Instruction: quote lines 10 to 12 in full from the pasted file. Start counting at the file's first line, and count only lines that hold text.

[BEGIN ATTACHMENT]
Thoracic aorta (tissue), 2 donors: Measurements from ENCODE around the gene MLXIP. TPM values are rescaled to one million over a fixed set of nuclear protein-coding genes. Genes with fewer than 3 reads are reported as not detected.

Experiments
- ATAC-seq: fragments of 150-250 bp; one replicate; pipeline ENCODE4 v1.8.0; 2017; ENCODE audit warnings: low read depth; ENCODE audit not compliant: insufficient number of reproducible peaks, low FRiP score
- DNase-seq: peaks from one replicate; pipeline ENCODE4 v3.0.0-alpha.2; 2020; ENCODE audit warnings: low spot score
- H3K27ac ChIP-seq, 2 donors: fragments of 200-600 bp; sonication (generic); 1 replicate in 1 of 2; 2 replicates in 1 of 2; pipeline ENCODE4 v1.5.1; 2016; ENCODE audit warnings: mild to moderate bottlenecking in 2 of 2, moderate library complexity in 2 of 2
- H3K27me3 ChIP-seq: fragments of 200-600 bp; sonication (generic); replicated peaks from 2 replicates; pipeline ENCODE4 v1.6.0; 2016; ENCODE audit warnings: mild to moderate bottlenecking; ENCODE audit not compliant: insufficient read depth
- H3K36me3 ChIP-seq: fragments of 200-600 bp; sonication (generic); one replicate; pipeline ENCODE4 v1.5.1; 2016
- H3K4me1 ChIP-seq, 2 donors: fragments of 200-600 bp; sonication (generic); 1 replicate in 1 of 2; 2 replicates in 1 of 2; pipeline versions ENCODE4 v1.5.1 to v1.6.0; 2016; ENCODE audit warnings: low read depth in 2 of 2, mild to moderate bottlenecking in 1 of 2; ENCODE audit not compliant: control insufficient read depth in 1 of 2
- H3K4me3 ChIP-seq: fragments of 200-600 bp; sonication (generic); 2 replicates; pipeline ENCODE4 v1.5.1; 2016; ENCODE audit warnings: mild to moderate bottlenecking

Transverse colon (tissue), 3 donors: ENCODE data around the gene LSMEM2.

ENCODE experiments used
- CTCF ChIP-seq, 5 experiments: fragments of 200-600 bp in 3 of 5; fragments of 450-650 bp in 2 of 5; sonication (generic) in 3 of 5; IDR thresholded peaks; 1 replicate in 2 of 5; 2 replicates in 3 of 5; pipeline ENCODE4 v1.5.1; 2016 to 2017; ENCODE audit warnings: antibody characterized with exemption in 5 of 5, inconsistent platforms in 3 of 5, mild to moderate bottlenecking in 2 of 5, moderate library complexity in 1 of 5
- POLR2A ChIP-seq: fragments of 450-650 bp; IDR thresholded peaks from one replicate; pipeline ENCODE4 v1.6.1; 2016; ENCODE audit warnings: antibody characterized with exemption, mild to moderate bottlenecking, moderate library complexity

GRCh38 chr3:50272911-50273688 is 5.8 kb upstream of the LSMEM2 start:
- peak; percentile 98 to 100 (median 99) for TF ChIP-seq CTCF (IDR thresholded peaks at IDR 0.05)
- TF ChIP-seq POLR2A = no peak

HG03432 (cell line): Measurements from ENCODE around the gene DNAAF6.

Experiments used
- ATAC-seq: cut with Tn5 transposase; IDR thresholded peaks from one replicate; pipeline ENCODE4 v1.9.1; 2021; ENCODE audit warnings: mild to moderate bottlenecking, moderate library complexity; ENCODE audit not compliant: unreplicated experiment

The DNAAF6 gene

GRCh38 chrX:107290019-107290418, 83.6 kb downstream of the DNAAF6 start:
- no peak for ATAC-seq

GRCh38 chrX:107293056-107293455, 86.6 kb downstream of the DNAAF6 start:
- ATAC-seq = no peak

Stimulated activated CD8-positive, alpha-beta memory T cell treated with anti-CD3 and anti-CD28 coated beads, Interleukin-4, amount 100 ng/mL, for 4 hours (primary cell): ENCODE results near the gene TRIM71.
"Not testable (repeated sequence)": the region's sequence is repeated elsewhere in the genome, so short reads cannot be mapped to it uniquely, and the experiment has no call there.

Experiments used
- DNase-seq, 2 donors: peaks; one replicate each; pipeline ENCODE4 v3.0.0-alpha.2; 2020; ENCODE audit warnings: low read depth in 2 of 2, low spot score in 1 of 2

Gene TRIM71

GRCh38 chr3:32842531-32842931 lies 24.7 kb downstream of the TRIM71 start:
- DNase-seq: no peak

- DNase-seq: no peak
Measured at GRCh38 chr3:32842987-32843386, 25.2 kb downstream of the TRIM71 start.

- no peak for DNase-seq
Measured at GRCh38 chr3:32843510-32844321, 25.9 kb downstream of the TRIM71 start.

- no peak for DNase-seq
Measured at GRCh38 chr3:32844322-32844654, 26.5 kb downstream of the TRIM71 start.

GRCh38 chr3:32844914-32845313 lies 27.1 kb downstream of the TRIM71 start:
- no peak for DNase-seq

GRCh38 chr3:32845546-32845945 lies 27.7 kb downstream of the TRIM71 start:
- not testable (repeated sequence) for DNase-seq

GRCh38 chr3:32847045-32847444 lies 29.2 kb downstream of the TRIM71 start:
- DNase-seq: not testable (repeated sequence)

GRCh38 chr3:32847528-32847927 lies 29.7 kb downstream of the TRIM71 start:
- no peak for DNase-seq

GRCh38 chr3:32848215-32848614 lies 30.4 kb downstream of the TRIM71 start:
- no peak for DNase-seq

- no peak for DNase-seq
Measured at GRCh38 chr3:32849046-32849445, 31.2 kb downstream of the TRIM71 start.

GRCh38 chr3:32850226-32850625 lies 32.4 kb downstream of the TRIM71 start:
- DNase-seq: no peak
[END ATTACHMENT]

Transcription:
Transverse colon (tissue), 3 donors: ENCODE data around the gene LSMEM2.

ENCODE experiments used
- CTCF ChIP-seq, 5 experiments: fragments of 200-600 bp in 3 of 5; fragments of 450-650 bp in 2 of 5; sonication (generic) in 3 of 5; IDR thresholded peaks; 1 replicate in 2 of 5; 2 replicates in 3 of 5; pipeline ENCODE4 v1.5.1; 2016 to 2017; ENCODE audit warnings: antibody characterized with exemption in 5 of 5, inconsistent platforms in 3 of 5, mild to moderate bottlenecking in 2 of 5, moderate library complexity in 1 of 5